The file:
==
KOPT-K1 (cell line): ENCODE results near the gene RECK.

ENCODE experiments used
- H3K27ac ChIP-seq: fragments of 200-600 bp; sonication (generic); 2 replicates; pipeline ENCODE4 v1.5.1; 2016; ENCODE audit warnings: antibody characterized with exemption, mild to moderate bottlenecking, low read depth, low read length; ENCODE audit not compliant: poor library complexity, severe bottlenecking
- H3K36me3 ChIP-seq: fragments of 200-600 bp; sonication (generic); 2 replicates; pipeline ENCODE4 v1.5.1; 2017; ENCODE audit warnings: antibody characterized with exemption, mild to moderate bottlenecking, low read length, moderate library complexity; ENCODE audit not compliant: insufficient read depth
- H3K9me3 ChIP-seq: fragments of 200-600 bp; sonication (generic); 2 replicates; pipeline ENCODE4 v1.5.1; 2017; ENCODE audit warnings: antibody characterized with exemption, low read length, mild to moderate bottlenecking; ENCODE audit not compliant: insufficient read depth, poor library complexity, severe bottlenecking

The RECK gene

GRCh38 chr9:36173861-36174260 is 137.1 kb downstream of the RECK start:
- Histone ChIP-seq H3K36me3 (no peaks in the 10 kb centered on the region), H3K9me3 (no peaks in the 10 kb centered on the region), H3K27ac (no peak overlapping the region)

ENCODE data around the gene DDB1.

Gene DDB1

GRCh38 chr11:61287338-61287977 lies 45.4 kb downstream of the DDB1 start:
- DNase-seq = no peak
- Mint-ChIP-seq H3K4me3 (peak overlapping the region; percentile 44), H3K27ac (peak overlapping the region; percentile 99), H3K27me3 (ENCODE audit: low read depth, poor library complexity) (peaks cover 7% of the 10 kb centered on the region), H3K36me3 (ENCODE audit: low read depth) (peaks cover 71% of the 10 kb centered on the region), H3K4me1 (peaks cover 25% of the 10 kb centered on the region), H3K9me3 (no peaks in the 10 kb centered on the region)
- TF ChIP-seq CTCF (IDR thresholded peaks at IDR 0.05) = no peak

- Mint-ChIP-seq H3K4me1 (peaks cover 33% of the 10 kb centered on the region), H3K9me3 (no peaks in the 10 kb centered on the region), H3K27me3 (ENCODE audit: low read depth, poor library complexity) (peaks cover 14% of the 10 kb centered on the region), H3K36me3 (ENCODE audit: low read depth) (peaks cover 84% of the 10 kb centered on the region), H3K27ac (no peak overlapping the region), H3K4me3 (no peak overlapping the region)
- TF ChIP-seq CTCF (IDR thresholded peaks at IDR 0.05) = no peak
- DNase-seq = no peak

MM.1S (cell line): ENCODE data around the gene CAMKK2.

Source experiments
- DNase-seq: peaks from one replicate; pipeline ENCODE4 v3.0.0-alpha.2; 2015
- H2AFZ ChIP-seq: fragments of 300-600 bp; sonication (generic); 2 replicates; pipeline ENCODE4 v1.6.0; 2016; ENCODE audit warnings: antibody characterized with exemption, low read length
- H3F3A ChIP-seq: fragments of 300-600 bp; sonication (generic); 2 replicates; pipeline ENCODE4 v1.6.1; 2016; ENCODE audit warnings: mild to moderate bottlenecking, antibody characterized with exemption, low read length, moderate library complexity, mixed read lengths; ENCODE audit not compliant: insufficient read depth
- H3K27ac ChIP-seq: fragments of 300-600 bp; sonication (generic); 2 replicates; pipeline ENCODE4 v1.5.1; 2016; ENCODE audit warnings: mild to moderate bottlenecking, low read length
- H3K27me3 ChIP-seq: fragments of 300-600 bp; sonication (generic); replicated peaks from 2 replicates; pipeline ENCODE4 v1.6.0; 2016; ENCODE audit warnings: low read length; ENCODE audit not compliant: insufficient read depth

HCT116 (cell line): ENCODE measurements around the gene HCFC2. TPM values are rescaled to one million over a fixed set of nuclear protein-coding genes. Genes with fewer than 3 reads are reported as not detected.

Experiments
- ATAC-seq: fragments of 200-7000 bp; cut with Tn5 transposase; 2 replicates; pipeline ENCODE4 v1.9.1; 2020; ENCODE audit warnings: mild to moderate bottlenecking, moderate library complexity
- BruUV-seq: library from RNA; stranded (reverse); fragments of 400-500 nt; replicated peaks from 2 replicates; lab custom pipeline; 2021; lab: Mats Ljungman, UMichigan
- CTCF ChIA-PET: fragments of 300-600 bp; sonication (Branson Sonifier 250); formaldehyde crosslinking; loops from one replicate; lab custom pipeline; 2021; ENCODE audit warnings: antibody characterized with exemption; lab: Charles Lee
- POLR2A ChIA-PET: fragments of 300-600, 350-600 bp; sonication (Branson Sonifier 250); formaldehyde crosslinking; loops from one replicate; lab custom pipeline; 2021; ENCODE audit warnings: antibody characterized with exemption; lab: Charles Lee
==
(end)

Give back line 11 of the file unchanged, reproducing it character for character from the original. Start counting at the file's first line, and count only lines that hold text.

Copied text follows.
GRCh38 chr11:61287338-61287977 lies 45.4 kb downstream of the DDB1 start: